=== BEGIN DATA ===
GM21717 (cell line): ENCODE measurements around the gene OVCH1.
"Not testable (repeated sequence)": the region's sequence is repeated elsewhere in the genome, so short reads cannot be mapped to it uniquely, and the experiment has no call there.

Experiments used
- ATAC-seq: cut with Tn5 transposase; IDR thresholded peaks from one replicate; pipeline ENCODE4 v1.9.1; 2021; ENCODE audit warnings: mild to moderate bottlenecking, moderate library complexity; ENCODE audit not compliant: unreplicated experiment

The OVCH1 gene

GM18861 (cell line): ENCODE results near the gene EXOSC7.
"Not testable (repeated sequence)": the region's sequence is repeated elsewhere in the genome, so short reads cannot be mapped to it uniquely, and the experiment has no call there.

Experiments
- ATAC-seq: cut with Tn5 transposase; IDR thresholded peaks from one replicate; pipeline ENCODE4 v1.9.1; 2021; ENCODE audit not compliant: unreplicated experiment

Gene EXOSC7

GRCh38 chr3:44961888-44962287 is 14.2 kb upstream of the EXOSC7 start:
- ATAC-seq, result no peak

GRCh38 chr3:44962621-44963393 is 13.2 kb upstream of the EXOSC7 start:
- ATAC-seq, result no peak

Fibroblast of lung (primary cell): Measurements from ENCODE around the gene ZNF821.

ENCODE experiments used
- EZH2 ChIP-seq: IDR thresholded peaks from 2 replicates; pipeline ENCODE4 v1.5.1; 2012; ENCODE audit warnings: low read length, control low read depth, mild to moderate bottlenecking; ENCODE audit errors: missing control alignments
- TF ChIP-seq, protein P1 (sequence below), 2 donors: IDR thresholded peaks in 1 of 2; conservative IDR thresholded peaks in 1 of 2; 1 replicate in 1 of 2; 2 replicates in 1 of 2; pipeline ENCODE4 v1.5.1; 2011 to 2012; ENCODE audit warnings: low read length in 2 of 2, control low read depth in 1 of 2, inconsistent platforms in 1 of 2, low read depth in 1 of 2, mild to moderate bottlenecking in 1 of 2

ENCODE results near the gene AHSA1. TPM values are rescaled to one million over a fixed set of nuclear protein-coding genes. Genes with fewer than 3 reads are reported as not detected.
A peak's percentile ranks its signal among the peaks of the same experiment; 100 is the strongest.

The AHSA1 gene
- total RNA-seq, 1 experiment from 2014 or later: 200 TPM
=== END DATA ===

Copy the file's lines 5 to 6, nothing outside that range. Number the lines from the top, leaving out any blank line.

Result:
The OVCH1 gene

GM18861 (cell line): ENCODE results near the gene EXOSC7.